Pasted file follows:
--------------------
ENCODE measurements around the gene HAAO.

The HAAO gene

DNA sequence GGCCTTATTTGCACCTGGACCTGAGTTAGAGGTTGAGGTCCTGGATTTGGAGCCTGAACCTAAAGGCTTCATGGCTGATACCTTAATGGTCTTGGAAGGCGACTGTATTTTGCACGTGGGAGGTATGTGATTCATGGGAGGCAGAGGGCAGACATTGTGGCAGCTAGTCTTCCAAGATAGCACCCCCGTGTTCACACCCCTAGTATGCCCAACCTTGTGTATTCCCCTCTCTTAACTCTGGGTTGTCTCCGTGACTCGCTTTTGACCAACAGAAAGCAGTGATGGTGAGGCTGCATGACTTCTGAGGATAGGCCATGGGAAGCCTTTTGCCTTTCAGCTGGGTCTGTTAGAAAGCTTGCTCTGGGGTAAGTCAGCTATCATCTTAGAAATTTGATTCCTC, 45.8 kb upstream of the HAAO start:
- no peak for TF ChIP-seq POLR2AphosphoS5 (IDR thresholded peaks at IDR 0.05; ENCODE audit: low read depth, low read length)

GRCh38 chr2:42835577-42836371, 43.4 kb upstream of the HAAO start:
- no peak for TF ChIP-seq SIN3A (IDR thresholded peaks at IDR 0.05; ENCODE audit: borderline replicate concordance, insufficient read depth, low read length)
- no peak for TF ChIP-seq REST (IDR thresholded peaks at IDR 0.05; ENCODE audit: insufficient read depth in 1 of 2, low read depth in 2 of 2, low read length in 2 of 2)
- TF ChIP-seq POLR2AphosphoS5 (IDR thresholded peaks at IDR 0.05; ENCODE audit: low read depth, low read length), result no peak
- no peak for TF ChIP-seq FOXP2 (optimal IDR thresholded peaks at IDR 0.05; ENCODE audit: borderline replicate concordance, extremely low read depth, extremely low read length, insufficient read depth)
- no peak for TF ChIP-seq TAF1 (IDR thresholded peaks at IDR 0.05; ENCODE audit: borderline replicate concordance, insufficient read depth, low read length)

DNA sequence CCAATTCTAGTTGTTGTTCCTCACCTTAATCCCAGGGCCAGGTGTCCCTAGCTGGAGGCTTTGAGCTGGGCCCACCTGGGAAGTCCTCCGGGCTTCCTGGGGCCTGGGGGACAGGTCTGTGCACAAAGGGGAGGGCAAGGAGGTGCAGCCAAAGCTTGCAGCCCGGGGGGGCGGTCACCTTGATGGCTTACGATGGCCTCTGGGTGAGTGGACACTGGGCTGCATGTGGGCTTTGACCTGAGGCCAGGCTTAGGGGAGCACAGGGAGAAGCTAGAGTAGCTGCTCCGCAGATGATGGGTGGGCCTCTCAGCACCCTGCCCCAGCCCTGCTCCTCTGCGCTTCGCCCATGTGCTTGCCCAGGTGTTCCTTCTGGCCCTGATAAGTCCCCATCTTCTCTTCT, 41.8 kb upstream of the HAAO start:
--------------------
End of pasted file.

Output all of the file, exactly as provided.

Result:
ENCODE measurements around the gene HAAO.

The HAAO gene

DNA sequence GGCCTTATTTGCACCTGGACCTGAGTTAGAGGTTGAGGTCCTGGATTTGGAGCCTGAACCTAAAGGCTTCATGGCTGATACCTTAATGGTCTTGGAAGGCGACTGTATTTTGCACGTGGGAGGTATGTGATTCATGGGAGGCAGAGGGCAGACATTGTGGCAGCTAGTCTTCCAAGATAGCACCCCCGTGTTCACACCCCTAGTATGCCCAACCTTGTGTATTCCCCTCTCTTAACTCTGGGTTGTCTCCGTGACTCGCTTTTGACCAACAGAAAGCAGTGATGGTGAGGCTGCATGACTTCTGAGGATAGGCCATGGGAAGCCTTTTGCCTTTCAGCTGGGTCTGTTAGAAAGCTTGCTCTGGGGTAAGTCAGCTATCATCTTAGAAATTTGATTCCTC, 45.8 kb upstream of the HAAO start:
- no peak for TF ChIP-seq POLR2AphosphoS5 (IDR thresholded peaks at IDR 0.05; ENCODE audit: low read depth, low read length)

GRCh38 chr2:42835577-42836371, 43.4 kb upstream of the HAAO start:
- no peak for TF ChIP-seq SIN3A (IDR thresholded peaks at IDR 0.05; ENCODE audit: borderline replicate concordance, insufficient read depth, low read length)
- no peak for TF ChIP-seq REST (IDR thresholded peaks at IDR 0.05; ENCODE audit: insufficient read depth in 1 of 2, low read depth in 2 of 2, low read length in 2 of 2)
- TF ChIP-seq POLR2AphosphoS5 (IDR thresholded peaks at IDR 0.05; ENCODE audit: low read depth, low read length), result no peak
- no peak for TF ChIP-seq FOXP2 (optimal IDR thresholded peaks at IDR 0.05; ENCODE audit: borderline replicate concordance, extremely low read depth, extremely low read length, insufficient read depth)
- no peak for TF ChIP-seq TAF1 (IDR thresholded peaks at IDR 0.05; ENCODE audit: borderline replicate concordance, insufficient read depth, low read length)

DNA sequence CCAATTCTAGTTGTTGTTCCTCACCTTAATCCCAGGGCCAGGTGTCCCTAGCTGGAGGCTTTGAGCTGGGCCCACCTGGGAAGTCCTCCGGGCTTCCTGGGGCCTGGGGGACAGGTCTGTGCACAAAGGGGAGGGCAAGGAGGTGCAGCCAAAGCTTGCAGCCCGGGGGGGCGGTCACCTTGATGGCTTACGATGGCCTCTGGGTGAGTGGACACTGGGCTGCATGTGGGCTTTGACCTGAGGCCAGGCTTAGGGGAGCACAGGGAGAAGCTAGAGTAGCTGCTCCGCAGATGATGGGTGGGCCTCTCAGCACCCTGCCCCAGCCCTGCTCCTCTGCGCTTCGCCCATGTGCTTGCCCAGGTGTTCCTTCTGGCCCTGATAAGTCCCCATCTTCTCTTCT, 41.8 kb upstream of the HAAO start: